Nine years ago, in Sept 2011, I left my day job to become a full-time author-entrepreneur. Every year since I have reflected on the journey and what I learn along the way.
My challenges change and grow along with the business and you will likely be at a different stage, but I hope that you find my lessons learned useful along your own author path.
You can read all my lessons learned from previous years on my timeline so far – and remember, just like everyone else, I started out by writing my first book with no audience! But with time and continued effort, everything is possible.
(1) The global, digital, scalable, location-independent business model is incredibly resilient — especially in pandemic times
When I decided to build an online business back in 2008, I always intended it to be global, digital, scalable, and location-independent. Just to be clear on what that means:
Global — I focus on reaching people internationally instead of locally. I've sold books in 155 countries (and my books are available in 190 countries) but not in my local high street bookstore. Below is my Kobo Writing Life map showing my sales on the Kobo platform. This is just one platform for one format, and I sell on pretty much every platform in all formats, but KWL are the only platform with such an awesome map!
You can also find my podcasts, The Creative Penn Podcast and Books and Travel, on pretty much every podcast app in every country, but I rarely speak in person anymore as I can reach more people with my words online.
Digital — I create for the digital world first. I do have physical products — print books — but I use print-on-demand, so I don't have to manage inventory or pay upfront for printing.
Scalable — I create once, then sell over and over again. Once I have written a book, I can license it innumerable times and make money from it for the life of copyright (if I manage it well). I prefer to create products that can be sold an unlimited number of times e.g. books, online courses, digital audio, although I would like to do some limited edition print products at some point.
Location-independent — I do not need to be in a particular physical location. I run my business from my laptop and have worked all over the world since 2008.
This business model has always been good to me, but in 2020, the global pandemic meant it really demonstrated its value. I have had no disruption to the business because there is nothing physical to disrupt. If anything, people have bought more books and courses online.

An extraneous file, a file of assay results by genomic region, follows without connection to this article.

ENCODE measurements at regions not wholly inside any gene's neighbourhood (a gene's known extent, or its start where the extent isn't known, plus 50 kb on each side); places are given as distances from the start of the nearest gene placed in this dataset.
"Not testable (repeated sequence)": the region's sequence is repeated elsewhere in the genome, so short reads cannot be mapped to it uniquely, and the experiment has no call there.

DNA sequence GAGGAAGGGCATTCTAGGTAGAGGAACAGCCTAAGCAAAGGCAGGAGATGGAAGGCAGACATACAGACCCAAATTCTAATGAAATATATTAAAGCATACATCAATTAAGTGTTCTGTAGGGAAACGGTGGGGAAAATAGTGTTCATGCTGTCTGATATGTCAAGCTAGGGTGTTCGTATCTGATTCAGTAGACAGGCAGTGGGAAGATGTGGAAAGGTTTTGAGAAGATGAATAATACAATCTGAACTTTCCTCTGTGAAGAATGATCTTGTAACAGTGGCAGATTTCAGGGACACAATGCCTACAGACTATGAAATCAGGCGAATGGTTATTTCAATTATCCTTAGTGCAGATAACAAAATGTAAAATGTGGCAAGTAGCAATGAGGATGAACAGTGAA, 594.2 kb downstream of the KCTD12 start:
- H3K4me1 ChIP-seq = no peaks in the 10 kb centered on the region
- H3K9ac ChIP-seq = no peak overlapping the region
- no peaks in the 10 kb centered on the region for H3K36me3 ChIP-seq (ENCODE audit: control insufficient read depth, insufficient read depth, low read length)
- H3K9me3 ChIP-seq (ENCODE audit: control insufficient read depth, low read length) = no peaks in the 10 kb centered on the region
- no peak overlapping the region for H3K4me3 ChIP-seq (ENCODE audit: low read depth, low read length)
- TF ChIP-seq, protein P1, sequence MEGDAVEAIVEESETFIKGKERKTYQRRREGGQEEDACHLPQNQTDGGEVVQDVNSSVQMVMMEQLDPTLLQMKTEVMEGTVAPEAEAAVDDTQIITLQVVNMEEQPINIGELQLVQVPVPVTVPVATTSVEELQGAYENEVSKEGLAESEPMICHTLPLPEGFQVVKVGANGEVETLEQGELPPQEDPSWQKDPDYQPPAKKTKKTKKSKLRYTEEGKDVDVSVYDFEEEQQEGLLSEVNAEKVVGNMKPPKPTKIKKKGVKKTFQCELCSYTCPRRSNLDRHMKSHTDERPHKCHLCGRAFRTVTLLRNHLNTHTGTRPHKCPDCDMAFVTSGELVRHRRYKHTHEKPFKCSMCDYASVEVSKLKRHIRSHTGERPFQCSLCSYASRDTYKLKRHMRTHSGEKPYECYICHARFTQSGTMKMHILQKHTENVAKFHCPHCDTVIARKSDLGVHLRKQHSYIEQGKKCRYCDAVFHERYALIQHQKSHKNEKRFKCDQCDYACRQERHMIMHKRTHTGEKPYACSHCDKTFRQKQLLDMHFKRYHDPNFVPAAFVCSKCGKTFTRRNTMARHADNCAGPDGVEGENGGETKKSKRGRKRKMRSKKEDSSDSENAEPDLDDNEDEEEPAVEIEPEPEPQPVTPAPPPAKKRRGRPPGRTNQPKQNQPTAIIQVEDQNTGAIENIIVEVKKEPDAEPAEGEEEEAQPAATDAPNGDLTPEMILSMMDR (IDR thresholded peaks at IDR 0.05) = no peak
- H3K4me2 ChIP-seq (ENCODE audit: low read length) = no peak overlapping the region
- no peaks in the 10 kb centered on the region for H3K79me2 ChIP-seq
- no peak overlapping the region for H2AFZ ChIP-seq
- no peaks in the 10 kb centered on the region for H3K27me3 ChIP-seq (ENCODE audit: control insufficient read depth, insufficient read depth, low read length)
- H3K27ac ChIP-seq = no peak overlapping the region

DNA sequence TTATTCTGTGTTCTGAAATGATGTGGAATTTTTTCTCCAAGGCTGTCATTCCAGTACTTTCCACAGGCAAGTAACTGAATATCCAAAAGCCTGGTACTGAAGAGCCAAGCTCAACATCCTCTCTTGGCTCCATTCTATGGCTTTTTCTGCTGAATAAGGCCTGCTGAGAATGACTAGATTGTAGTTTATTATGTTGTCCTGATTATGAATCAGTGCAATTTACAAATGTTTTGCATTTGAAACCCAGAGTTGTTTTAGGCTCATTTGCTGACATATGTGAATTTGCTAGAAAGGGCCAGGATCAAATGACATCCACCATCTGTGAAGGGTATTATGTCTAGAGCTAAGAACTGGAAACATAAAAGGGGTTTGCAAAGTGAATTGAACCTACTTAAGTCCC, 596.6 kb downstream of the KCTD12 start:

The rest of the world has now discovered this way of working so there will be changes ahead.
The online space is busier than ever, but having worked this way for over a decade, I intend to continue to keep finding better ways to reach new readers globally and to add more digital streams of income to the business.
Question: How can you make your author business more global, digital, scalable, and location-independent? (if that's what you want, of course!)
(2) Goals change over time — and that's okay!
When I started writing way back in 2006, my first goal was to leave my day job and make a full-time living online. Writing books was only one part of that picture because I couldn't see past that first book. I started earning money with speaking as well as blogging and affiliate income, plus I kept my day job.
By the time I left my job in Sept 2011, I was making money from multiple streams of income. I had a few books by then but only one novel, so fiction was a small part of that. My next goal was to get back to a six-figure income because I had left a six-figure job for writing.
I also had a goal to enable my husband, Jonathan, to leave his job. I thought that running our business together would be the next logical step and that it would give us both freedom. He was also stressed and traveling a lot at the time and we wanted to move out of London so the timing was right for a change.
In 2015, Jonathan left his job to join the company and we moved to Bath. He helped the business by scaling operations and putting appropriate systems in place which actually ended up freeing more time for both of us.
And then we lived happily ever after … 🙂
But goals change!
Last month, Jonathan returned to a day job working as a statistician in the pharmaceutical industry. (I talked about this in episode 500 of The Creative Penn Podcast if you want to hear more detail.)
He wanted to stretch himself and follow his curiosity and his own path in an industry he has been in for over 20 years. It's also a very good time in history to be working in pharma and let's face it, right now the healthcare industry needs all the help it can get!
My goals have also changed.
I don't want to grow the business to 7-figures in a way that involves moving into publishing others or author services which is the way that many companies scale in this industry. I don't want employees — and now it's just me again (although of course, I still work with creative freelancers).
I still want to be a 7-figure author as I discussed with Emily Kimelman in this week's podcast, but through scaling my creativity and producing a body of work that I'm proud of, that creates income streams for the long-term, not just for short-term cash-flow. That means creating and licensing my intellectual property — which, let's face it, is the fun part anyway!
I often talk about the author journey — but it's also a life journey, and our goals change as individuals and as partnerships and families. I'm still figuring out what this next step looks like but I'm certainly excited for the next year ahead!
Question: How have your goals changed over time?
Please feel free to leave a comment and answer the questions, or let me know what you think. All the best on your author journey!